Buying a house secondhand can mean inheriting some unfortunate problems that the previous homeowners didn’t know about (or didn’t mention). One of the most commonly inherited problems is plumbing issues. So, how do you check plumbing when house hunting? In order to make sure you’re getting a house with the plumbing intact, POM Plumbing is here to help. Let’s take a look at what you should be checking for.
Water Heater Age
The hot water heater in any house on the market typically must meet a certain standard to pass inspection, but that doesn’t mean it’s not on the older side. When looking at a house, be sure to ask the realtor how old the water heater is. If they don’t know the answer, request that they get one for you. Any realtor showing you a house should be happy to get information for you regarding such an important system as plumbing.
If the water heater is older than 8 years, it’s going to need to be replaced soon. If you’re willing to have it replaced, yourself, after buying, that’s no problem. But you should always be aware of how much additional work you need to put into a house after buying. Therefore, you know whether the listing price is reasonable for your budget.
Additionally, you should check tap temperature. If the hot water takes a long time to heat up, this could spell issues with the water heater or with pipe insulation.
Evidence of Water Damage
This is a big one. To check plumbing when house hunting, include always looking at ceilings and in under-sink cabinets for water damage. If there is any water damage visible in the house, the realtor should have answers about it. If they don’t, that means they haven’t spoken with the homeowner about it and there could be problems that they’re not aware of.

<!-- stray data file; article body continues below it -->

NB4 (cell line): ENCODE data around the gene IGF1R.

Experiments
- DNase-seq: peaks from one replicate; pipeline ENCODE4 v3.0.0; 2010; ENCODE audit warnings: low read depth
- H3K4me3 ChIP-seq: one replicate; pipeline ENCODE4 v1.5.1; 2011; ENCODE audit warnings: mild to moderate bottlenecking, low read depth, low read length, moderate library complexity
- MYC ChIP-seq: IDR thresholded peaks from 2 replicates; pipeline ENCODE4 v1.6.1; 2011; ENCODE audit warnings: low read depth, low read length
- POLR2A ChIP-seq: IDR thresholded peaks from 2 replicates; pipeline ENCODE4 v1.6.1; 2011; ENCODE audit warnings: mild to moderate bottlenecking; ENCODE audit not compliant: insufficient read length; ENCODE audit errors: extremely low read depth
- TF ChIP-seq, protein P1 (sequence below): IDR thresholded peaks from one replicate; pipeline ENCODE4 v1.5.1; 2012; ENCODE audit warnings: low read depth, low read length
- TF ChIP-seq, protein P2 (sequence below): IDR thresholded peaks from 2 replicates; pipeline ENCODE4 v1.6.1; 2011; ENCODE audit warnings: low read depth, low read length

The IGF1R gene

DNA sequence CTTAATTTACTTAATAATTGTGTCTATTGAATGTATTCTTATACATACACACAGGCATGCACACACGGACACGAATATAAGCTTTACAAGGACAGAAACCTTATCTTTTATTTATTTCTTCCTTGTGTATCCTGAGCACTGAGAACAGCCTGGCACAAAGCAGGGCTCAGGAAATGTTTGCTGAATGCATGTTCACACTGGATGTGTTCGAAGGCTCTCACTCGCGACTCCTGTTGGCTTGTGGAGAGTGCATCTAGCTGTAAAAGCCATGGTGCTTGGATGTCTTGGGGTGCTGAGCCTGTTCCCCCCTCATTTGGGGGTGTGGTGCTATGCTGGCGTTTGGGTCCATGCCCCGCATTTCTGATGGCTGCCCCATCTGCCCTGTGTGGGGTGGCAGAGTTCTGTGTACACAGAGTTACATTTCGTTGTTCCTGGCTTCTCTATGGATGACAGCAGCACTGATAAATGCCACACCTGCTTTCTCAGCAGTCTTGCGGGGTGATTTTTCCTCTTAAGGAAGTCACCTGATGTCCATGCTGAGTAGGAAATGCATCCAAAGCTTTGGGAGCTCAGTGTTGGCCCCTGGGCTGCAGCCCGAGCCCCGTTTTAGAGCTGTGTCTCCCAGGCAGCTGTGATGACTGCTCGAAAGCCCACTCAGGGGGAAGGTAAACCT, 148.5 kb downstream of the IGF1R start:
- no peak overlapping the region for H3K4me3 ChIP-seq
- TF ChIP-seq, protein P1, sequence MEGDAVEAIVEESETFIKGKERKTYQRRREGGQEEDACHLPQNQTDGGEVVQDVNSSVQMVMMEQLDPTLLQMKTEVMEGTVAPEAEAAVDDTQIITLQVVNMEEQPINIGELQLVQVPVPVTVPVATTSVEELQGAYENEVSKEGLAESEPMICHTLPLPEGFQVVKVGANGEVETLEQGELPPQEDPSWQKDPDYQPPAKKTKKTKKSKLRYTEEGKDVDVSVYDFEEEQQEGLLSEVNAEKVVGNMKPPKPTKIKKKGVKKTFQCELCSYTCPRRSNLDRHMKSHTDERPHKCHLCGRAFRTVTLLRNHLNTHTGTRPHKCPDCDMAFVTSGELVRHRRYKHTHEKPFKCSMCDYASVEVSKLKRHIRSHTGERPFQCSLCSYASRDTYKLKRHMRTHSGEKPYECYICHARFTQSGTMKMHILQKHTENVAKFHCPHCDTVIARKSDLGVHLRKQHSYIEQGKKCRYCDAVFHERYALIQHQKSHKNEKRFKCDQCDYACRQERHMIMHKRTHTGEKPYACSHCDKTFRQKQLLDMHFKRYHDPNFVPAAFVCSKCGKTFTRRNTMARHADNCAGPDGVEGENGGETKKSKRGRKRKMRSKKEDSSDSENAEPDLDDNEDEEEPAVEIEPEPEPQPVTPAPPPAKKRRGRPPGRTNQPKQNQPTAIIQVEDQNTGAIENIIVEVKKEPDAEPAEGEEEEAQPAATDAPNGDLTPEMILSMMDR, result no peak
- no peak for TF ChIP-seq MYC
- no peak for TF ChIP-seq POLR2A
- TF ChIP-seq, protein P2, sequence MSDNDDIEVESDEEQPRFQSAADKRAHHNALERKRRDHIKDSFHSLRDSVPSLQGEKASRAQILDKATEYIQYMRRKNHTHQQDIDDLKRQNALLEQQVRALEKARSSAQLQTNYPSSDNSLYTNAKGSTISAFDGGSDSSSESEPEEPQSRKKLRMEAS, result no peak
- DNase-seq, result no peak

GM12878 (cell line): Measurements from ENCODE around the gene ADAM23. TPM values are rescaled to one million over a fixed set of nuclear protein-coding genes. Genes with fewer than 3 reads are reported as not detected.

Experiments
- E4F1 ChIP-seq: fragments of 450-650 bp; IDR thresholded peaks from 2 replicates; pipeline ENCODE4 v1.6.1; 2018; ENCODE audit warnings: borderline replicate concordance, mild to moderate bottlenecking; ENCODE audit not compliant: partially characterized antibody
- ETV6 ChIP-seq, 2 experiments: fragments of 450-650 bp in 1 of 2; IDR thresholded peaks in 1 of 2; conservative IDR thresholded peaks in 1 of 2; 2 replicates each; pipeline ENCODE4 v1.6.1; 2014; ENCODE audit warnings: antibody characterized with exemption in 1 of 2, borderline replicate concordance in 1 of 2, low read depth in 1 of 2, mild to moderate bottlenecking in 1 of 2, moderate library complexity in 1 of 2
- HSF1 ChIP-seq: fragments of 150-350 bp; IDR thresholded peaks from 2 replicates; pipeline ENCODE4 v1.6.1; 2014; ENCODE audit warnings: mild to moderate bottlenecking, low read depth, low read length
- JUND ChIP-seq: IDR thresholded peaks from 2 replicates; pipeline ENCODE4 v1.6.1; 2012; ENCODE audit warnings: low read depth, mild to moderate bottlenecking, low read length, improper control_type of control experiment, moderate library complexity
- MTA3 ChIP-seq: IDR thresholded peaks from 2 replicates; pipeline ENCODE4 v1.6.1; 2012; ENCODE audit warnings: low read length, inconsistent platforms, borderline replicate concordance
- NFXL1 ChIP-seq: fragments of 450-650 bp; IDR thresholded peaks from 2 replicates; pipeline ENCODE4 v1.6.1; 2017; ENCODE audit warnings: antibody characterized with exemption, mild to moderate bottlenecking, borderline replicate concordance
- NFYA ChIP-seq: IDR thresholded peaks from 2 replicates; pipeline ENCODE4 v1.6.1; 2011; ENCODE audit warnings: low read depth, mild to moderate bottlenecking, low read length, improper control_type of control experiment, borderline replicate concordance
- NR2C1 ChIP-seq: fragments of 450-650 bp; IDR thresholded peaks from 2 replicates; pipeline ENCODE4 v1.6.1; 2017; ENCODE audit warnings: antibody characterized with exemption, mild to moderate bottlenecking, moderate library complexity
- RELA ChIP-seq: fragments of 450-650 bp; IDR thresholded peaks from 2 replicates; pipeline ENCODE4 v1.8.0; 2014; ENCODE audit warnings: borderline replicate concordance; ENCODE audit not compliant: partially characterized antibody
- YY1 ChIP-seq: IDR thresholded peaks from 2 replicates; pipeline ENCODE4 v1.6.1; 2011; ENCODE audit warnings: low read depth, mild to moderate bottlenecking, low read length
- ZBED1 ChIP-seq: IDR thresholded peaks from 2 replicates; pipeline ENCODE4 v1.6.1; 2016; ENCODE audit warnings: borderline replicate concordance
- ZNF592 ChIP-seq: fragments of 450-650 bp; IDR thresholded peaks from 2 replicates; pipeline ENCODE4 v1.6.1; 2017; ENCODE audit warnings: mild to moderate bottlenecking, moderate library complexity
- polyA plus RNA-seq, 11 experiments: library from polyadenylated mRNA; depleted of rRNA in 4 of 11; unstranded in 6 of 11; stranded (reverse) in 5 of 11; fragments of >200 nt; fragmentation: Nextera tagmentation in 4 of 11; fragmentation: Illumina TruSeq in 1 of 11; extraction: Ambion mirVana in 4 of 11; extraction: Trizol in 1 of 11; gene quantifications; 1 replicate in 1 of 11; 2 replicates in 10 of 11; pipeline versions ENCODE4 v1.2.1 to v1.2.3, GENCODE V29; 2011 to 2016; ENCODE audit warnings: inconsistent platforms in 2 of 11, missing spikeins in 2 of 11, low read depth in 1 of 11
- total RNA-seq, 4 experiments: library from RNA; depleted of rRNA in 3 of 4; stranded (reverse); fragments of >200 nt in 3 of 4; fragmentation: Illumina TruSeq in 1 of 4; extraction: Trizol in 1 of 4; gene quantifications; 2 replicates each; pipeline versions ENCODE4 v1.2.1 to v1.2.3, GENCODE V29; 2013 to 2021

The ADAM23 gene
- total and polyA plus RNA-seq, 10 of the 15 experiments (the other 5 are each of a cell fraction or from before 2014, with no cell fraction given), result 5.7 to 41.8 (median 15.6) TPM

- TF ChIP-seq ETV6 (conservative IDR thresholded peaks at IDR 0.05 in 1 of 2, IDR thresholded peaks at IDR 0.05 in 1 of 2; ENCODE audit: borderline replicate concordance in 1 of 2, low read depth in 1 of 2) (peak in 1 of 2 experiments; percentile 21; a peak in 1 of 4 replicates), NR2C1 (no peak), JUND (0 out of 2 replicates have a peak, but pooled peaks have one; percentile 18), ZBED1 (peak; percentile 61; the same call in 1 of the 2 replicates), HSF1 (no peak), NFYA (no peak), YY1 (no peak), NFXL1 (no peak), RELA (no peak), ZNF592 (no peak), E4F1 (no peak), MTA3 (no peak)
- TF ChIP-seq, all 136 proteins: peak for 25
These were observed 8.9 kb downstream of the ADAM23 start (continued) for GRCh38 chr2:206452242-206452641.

Ceiling water damage on the first floor may have been caused by a plumbing malfunction on the second floor. Ceiling water damage on the second floor may have been from a roof leak. Both of these leaks can lead to mold, rot, or other types of damage. Don’t let it go by unmentioned because you should always get full assurance that it has been inspected and repaired before committing to the house.
Water damage under sinks can be superficial, or problematic, depending on the extent. A small warp in the wood from what may have been an old drip may not be a problem. However, if there’s a wider spot of water damage, it could mean a recurring leak or hidden mold.
This is something that frequently misses people’s notice. Always look at electrical outlet placements – especially in bathrooms and kitchens. If outlets are below water sources, it can be a huge hazard. These rooms should always have outlets above the counter and never down by the floor.
Finally, you should always test drain effectiveness. This is especially true of houses over 20 years old. Run the cold water in each tub and sink for 10-60 seconds and see how the drains handle. The drain should easily keep up with a full flow of water. If it doesn’t, it could be that the plumbing is outdated, doesn’t meet code, or needs to be completely cleaned out. All of those are expensive fixes and should be handled by the current owner or reflected in a lower cost. But you know you won’t want to move into a house where your drains are immediately backing up when you try to shower.